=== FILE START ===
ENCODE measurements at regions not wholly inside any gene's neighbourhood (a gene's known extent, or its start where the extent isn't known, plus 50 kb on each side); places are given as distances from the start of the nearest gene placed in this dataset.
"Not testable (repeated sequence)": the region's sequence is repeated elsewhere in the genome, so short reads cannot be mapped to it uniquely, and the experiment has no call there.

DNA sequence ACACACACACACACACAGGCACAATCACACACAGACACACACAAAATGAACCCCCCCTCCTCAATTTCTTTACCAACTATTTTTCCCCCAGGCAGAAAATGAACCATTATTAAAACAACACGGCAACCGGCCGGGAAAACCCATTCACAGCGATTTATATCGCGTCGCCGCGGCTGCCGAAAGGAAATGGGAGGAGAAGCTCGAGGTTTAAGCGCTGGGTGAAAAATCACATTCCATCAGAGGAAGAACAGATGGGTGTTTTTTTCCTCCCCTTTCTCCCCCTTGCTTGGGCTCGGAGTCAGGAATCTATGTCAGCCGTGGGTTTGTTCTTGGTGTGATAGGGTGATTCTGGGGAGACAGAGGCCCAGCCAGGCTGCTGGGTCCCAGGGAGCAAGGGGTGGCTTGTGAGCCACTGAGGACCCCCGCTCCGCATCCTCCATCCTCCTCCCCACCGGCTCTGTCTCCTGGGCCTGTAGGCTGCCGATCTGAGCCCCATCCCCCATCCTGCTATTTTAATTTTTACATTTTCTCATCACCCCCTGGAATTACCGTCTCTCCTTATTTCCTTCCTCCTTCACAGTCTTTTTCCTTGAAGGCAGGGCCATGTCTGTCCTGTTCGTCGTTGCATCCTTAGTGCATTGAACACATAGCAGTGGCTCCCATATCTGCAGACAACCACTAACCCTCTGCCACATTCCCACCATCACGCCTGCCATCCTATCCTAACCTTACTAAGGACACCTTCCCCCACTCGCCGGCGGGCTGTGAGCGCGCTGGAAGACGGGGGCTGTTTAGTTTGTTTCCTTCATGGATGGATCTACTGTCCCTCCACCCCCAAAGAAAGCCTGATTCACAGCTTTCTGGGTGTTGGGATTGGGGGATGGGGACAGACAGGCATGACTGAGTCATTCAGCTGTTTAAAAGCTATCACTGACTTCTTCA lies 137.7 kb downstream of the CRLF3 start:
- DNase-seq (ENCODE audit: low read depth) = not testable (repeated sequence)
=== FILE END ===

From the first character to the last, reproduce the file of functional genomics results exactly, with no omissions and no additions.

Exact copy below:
ENCODE measurements at regions not wholly inside any gene's neighbourhood (a gene's known extent, or its start where the extent isn't known, plus 50 kb on each side); places are given as distances from the start of the nearest gene placed in this dataset.
"Not testable (repeated sequence)": the region's sequence is repeated elsewhere in the genome, so short reads cannot be mapped to it uniquely, and the experiment has no call there.

DNA sequence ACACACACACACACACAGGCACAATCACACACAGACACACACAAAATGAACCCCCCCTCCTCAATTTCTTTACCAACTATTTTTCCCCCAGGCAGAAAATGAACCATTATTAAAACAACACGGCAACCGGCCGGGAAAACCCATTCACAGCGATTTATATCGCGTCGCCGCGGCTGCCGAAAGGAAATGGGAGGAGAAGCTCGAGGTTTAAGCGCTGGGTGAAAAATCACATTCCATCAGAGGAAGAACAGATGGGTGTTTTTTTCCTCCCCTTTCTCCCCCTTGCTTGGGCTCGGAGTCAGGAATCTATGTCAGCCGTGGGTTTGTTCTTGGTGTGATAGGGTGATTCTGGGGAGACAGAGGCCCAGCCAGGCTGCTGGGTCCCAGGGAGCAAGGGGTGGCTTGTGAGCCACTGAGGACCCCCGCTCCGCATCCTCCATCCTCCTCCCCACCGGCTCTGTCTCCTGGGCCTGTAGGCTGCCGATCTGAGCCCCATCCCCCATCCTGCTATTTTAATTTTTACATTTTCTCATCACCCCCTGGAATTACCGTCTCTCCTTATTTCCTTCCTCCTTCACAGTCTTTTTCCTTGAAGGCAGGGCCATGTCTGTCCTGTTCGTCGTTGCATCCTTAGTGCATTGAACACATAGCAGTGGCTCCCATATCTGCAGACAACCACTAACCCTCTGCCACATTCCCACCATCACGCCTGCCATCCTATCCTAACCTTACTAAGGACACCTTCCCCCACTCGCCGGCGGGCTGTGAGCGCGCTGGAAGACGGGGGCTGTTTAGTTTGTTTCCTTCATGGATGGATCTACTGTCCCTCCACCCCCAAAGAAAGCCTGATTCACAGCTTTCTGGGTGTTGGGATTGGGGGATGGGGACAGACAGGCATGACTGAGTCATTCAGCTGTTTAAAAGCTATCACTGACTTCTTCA lies 137.7 kb downstream of the CRLF3 start:
- DNase-seq (ENCODE audit: low read depth) = not testable (repeated sequence)